I mentioned earlier that I’d expected this album to follow in the footsteps of The Moon is Down, and in a sense it did, but not in a manner in which I hoped it would. Although professing a satisfying maturity of their sound, Penny Black falls prey to the biggest issue I had with Moon is Down: an unsettling lack of in-album experimentation. The tracks sound like they were all written over the same period, in the same location, with the same inspiration in mind, and incredible though their sound may be, the album blends together all too well, especially in its latter half, getting uncomfortably close to forgettable at times.

The lyrics are another precarious issue – they just don’t quite measure up to the stuff the band should be writing about at this point in their career. Having made huge progress in this aspect by acknowledging upfront their beliefs and, consequentially, inspiration, in Hide Nothing with “Light Up Ahead”, FSF seems to have taken a step back with Penny Black. Even (or should I say especially) on Carrabba’s front this is disappointing; having been emotionally wrought, angst-ridden and at times even textbook depressive throughout a good deal of Dashboard Confessional’s lengthy and illustrious discography, Chris’ work in Alter the Ending, with a great deal of spiritual introspection in “Get Me Right” and an unashamed confession in “The Motions”, and even in Dusk and Summer with the haunting post-war trauma “Slow Decay”, showed a penchant for brilliant lyrics under the layers of emo. Unfortunately, in comparison, Penny Black doesn’t quite cut it in this department. That is not to say that their lyrics are inane, for they are by no means unworthy of the songs that carry them, nor are they any less than the standard expected of their genre, it is just marginally disappointing when you know that a band is capable of so much more.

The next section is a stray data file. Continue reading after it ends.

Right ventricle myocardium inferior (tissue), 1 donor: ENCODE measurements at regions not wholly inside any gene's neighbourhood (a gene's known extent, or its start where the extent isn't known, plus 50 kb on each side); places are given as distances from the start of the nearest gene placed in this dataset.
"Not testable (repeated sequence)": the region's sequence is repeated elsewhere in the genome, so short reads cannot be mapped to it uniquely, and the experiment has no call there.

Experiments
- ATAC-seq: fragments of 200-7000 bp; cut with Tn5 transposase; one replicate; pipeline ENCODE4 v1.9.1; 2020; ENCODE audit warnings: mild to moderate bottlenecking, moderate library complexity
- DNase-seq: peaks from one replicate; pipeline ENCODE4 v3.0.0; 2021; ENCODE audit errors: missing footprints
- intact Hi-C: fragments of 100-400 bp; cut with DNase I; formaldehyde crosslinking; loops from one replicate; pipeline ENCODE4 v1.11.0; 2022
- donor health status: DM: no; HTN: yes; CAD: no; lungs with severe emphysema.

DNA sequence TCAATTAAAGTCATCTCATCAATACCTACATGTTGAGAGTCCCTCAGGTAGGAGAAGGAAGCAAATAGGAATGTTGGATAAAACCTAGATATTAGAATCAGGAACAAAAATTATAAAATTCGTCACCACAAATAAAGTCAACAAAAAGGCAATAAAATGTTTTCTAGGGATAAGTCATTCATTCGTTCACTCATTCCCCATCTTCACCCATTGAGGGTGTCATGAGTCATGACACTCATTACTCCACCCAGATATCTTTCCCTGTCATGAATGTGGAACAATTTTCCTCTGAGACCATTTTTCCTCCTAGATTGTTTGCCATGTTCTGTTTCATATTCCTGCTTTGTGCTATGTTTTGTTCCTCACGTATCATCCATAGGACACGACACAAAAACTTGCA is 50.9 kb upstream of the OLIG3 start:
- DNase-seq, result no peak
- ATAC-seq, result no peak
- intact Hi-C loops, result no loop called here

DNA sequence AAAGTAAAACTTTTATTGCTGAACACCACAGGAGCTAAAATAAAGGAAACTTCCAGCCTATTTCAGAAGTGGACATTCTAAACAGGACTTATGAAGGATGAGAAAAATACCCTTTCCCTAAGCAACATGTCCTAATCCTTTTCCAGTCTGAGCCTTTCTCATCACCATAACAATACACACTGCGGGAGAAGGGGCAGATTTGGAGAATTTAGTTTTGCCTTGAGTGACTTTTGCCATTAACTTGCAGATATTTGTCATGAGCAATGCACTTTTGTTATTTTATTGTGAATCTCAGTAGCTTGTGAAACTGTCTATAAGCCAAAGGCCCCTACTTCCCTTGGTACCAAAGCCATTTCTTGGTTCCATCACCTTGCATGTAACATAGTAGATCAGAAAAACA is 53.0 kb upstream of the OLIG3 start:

Penny Black is, frankly, unlikely to change the world as we know it, and it’s likely that it’ll get its best recognition only in retrospection; only the few and far in between FSF fans and Dashboard fans anxious for a new release are going to see this album for what it truly is, a very solid piece of work by a band with a reputation far smaller than it deserves. FSF has never sounded more confident that they do coming out of their hiatus, and I have a feeling that many of the artistic shortcomings of this album are due to the fact that the band was simply having too much fun jamming together again and creating good new s**t, and there is no way anyone can fault them for that, for what this album lacks in essence it makes up for in sheer enthusiasm – it’s honestly impossible not to smile when you listen to it. Penny Black will definitely have a place in my iPod for years to come, stored in anticipation for the day FSF lives up to their full potential and blows us all away. Hopefully that day comes soon.

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user ratings (49)

Comments:Add a Comment 
October 27th 2012


really nice review

i couldn't get into this because the vocals are too processed for me

October 27th 2012


Holy shit. I didn't even know this came out. Gonna check out now.

October 27th 2012


I have a feeling this isn't very good.

Staff Reviewer
October 27th 2012


Thanks for reviewing this and nice job. Haven't heard these guys in years

Digging: Langhorne Slim - Lost At Last, Vol 1

October 27th 2012


Album Rating: 3.5